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Frequency Analysis Fun, Low-end "Noise"

Discussion in 'Mathematics and Physics' started by electronicsfreak, Jan 9, 2016.

  1. electronicsfreak

    electronicsfreak Member

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    So,

    For a hobby project, I'm making a spectrum analyzer using an 8 bit datapath in a MCU.

    I wanted to learn more about how the FFT/FHT works, so I am taking a stab at my own attempt at both an FFT and FHT. I have both an 8bit forced datapath FFT and FHT "working" in python, and it's "working!".....well sortof.

    Anyways,
    here's what I have. The attached image is a pre-generated test sin wave pattern running through my FHT and the magnitude output of the result. There is quite a bit of low end "noise/stuff", and I am trying to come up with a way to get rid of it.


    Applying a Hann or Hamming window to the input helps to reduce the spectral leakage of the single tone, but the low end "stuff" remains. I don't want to just ignore/hide it, especially when it's that large in magnitude. I could raise the knee of my high pass filter, but I want to try to keep the low notes present in the result. Similarly, adding a higher noise "floor" will be quite noticeable once this is on a DB-ish scale (graphs are currently on a linear scale)

    [​IMG] [​IMG]
    Anyways,
    Anything come to mind? I'm hoping there may be a particular filter or windowing scheme that could be used. I'm sure the "stuff" could be partly due to a limited 8bit signed "int/char" datapath.


    -EF
     
  2. Tony Stewart

    Tony Stewart Well-Known Member Most Helpful Member

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    This is sample size dependent. Have you tried Audacity free with audio spectral Analysis in log--log format?
    Sample size affects skirt noise.
     
  3. electronicsfreak

    electronicsfreak Member

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    I haven't, but first time using Audacity for this sort of thing. This is pretty sweet!



    Here's what I have for the signal:
    Fsamp=140
    Fsin in signal = 15Hz
    Nsamples = 256 = window
    (Why such a large period? I thought it made the math easier to mess around with at first. This will be stepped up)

    (Rectangular window left, Hann window right)

    DB magnitude vs Linear frequency:
    [​IMG]

    DB magnitude vs Log frequency:
    [​IMG]

    ---------
    Also, something interesting to note:

    I was playing around with settings in my FHT code yesterday to try and find a solution. If I choose to not scale the result, ignoring the 8bit ceiling for each "bin", the following is what I see:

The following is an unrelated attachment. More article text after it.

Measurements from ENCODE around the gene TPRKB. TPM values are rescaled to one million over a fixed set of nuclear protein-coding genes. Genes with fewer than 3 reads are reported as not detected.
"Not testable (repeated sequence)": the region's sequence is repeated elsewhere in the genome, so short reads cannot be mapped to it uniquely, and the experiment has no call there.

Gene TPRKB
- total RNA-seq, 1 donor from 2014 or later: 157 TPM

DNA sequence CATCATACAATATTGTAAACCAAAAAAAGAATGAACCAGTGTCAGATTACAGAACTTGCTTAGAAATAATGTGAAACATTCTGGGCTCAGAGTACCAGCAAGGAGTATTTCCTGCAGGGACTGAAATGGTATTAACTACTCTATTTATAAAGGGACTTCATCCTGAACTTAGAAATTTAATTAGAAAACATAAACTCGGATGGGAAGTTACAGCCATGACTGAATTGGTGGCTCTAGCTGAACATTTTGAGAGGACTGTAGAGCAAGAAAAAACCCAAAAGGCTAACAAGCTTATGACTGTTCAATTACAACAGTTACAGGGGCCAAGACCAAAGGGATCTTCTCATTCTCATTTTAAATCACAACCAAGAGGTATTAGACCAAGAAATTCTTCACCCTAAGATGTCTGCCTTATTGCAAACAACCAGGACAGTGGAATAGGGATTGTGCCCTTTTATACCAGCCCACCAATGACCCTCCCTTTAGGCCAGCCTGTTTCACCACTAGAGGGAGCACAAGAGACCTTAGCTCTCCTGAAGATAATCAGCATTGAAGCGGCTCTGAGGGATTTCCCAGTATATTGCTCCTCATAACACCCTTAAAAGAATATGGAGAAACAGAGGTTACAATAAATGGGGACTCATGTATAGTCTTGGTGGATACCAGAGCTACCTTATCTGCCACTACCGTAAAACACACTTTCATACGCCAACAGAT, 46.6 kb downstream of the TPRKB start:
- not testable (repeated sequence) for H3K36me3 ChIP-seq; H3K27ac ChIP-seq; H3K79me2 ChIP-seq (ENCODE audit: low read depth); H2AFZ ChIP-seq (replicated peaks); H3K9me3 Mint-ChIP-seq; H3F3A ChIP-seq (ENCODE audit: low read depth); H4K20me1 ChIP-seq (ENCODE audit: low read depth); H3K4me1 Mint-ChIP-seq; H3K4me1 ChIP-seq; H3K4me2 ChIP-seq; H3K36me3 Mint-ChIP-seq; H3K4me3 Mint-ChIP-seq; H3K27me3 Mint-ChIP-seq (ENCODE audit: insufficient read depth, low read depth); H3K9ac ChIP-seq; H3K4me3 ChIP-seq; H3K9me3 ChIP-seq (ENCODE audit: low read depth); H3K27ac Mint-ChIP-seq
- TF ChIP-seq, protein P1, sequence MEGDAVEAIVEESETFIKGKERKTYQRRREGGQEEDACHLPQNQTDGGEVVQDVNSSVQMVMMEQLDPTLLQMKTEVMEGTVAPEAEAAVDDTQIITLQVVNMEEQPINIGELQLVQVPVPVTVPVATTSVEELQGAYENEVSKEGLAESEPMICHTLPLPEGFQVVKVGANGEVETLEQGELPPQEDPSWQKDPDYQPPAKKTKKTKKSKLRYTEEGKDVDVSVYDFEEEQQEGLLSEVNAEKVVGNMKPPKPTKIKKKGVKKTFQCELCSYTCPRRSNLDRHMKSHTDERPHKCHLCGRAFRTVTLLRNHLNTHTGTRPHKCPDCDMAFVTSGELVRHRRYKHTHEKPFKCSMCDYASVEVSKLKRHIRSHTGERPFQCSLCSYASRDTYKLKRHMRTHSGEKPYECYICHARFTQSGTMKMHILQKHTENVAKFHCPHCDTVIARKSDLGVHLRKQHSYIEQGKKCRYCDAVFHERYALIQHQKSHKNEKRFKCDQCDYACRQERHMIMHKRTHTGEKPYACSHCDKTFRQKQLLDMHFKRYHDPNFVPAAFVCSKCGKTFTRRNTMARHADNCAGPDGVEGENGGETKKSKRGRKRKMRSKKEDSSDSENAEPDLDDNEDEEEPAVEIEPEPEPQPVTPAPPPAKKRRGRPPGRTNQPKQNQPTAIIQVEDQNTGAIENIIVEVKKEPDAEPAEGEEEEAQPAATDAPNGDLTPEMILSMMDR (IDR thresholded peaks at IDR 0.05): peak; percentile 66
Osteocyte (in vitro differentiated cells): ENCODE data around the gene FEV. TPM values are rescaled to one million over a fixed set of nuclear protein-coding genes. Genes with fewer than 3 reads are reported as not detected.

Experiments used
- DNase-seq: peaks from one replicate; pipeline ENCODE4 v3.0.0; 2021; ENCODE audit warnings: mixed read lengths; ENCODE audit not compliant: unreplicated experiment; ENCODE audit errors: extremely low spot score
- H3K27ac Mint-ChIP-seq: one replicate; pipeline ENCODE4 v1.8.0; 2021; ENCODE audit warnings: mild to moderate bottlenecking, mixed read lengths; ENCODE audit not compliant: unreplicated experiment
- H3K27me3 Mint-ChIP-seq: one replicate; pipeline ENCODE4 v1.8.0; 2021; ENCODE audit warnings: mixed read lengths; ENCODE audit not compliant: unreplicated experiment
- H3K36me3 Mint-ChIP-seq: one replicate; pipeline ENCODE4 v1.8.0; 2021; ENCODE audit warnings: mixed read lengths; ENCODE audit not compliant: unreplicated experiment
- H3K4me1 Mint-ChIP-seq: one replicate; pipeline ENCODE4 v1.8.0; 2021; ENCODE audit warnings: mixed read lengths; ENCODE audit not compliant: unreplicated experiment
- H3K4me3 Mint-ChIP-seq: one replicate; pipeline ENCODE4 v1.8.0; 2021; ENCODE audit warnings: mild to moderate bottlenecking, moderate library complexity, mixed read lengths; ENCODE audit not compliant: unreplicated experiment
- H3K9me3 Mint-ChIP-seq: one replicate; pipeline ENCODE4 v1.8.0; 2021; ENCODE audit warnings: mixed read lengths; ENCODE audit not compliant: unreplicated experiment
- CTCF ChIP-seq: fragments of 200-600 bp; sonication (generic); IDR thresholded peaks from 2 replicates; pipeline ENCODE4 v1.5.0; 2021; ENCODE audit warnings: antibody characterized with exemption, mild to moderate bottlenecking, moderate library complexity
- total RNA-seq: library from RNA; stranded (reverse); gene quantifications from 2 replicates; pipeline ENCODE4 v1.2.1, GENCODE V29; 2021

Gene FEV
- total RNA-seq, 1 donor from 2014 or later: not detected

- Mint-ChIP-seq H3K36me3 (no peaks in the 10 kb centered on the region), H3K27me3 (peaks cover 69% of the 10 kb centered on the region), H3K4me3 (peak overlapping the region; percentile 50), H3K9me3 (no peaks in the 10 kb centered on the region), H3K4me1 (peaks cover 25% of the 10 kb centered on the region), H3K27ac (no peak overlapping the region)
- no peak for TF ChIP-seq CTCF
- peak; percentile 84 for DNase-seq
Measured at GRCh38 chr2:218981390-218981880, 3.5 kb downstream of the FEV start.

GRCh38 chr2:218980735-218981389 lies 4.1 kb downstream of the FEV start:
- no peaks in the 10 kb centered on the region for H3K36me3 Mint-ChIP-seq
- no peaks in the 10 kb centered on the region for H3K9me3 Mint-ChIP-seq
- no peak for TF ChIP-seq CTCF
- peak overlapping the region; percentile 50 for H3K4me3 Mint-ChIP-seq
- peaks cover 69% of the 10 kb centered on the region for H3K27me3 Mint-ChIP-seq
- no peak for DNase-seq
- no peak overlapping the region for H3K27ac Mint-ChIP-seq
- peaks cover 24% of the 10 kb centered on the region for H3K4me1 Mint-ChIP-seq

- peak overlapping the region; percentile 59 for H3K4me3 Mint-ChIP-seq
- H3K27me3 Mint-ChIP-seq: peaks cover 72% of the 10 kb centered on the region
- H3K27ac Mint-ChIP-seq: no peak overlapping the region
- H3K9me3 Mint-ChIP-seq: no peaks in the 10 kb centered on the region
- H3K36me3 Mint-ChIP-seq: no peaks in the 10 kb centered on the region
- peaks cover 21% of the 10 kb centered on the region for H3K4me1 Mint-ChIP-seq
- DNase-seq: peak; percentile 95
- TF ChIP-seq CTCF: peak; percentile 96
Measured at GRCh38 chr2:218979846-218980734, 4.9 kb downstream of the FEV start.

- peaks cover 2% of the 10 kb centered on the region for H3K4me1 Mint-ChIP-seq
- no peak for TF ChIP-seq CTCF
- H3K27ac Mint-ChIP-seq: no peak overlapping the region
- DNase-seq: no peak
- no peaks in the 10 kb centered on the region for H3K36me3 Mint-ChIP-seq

[​IMG]

    This brings up a question.
    Aside from "googling", I'm not very familiar with how industry would handle the "meat" you could say of the algorithm, or the multiply/accumulate. What is common for this? In particular, when adding terms together in each step, or "butterfly", how is the data reduced? It has to be reduced somewhere, otherwise it will "explode" just like shown in the pic directly above.



    -EF
     
  4. dave

    Dave New Member

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  5. electronicsfreak

    electronicsfreak Member

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    Well, I think I found a solution. Check it out! :D

    Long story short, rather than shrinking everything before the computation, guaranteeing an 8-bit result, I'm keeping the LSB data, adding it through, then reducing before storing the final term

    Rough Pseudo-code of the "heart" for each FHT butterfly. Let's pretend in this small block the 8 bit ceiling doesn't apply:
    ;----------------------------------------------------------------------------------------------
    Alpha = X[k+n+shift]*Wa_term[Wpoint] ;//result fits in 16bits, will never go above -16256, 16256
    Bravo = X[butterfly-k+n]*Wb_term[Wpoint] ;//''
    Charlie = X[k+n] <<7 ;//result fits in 16bits

    X[k+n] = (Charlie +Alpha + Bravo) >>8 ;//stored value should fit in 8bits
    X[k+n+shift] = (Charlie - Alpha - Bravo)>>8 ;//''
    ;---------------------------------------------------------------------------------------------

    (I'm sure there are faster/cleaner ways to do this then my "nonsense" above. If you know of one, post it here! I'd love to see it! :D )
    Anyways, aside from my "nonsense", here's what that small change gives me:

    Fsin = 15Hz, Fsamp = 140Hz, N = 256, Window = rectangular
    [​IMG]


    Fsin = 62Hz, Fsamp = 140Hz, N = 256, Window = rectangular
    [​IMG]
    There's still some small "junk" closer to DC, but the peak of the "junk" doesn't look like it moves, and is additive in magnitude if I inject something right at that frequency.

    Perfect! Heh, probably not. However, I think it's a place for me to run back and modify my MCU's code. Pity, I know my exec. time is going up, but heck let's see by how much!

    Any questions or comments, just let me know!

    -EF
     
    Last edited: Jan 18, 2016

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